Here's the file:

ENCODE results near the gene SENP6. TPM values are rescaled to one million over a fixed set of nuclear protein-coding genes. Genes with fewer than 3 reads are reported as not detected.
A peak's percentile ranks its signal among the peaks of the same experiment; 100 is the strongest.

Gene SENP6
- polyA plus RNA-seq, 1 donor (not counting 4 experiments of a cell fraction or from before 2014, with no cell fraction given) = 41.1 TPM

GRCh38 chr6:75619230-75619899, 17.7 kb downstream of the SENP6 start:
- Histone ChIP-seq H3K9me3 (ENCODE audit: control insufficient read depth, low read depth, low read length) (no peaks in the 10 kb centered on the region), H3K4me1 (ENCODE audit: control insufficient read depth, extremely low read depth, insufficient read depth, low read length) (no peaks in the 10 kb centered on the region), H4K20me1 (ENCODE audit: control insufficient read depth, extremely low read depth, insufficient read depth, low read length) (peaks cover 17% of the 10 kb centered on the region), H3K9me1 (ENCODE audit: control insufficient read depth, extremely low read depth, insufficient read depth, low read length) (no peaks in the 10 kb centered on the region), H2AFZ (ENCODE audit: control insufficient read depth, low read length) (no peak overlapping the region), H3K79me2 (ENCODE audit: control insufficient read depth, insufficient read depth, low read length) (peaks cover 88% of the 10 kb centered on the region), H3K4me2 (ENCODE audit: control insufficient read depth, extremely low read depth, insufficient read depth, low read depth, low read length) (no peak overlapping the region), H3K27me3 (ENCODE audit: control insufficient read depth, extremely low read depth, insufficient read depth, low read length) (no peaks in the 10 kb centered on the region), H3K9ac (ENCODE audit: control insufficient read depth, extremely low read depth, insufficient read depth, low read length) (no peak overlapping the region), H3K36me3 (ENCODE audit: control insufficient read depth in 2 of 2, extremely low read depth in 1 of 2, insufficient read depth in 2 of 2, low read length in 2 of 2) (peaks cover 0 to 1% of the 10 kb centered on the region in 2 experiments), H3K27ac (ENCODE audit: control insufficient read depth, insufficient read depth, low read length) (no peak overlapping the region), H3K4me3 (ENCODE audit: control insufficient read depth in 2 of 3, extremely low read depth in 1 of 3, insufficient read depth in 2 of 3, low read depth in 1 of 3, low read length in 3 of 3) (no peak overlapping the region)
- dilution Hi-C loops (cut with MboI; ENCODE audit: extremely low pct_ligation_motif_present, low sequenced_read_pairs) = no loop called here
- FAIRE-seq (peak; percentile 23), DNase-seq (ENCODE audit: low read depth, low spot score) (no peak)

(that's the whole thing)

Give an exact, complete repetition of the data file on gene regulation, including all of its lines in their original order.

ENCODE results near the gene SENP6. TPM values are rescaled to one million over a fixed set of nuclear protein-coding genes. Genes with fewer than 3 reads are reported as not detected.
A peak's percentile ranks its signal among the peaks of the same experiment; 100 is the strongest.

Gene SENP6
- polyA plus RNA-seq, 1 donor (not counting 4 experiments of a cell fraction or from before 2014, with no cell fraction given) = 41.1 TPM

GRCh38 chr6:75619230-75619899, 17.7 kb downstream of the SENP6 start:
- Histone ChIP-seq H3K9me3 (ENCODE audit: control insufficient read depth, low read depth, low read length) (no peaks in the 10 kb centered on the region), H3K4me1 (ENCODE audit: control insufficient read depth, extremely low read depth, insufficient read depth, low read length) (no peaks in the 10 kb centered on the region), H4K20me1 (ENCODE audit: control insufficient read depth, extremely low read depth, insufficient read depth, low read length) (peaks cover 17% of the 10 kb centered on the region), H3K9me1 (ENCODE audit: control insufficient read depth, extremely low read depth, insufficient read depth, low read length) (no peaks in the 10 kb centered on the region), H2AFZ (ENCODE audit: control insufficient read depth, low read length) (no peak overlapping the region), H3K79me2 (ENCODE audit: control insufficient read depth, insufficient read depth, low read length) (peaks cover 88% of the 10 kb centered on the region), H3K4me2 (ENCODE audit: control insufficient read depth, extremely low read depth, insufficient read depth, low read depth, low read length) (no peak overlapping the region), H3K27me3 (ENCODE audit: control insufficient read depth, extremely low read depth, insufficient read depth, low read length) (no peaks in the 10 kb centered on the region), H3K9ac (ENCODE audit: control insufficient read depth, extremely low read depth, insufficient read depth, low read length) (no peak overlapping the region), H3K36me3 (ENCODE audit: control insufficient read depth in 2 of 2, extremely low read depth in 1 of 2, insufficient read depth in 2 of 2, low read length in 2 of 2) (peaks cover 0 to 1% of the 10 kb centered on the region in 2 experiments), H3K27ac (ENCODE audit: control insufficient read depth, insufficient read depth, low read length) (no peak overlapping the region), H3K4me3 (ENCODE audit: control insufficient read depth in 2 of 3, extremely low read depth in 1 of 3, insufficient read depth in 2 of 3, low read depth in 1 of 3, low read length in 3 of 3) (no peak overlapping the region)
- dilution Hi-C loops (cut with MboI; ENCODE audit: extremely low pct_ligation_motif_present, low sequenced_read_pairs) = no loop called here
- FAIRE-seq (peak; percentile 23), DNase-seq (ENCODE audit: low read depth, low spot score) (no peak)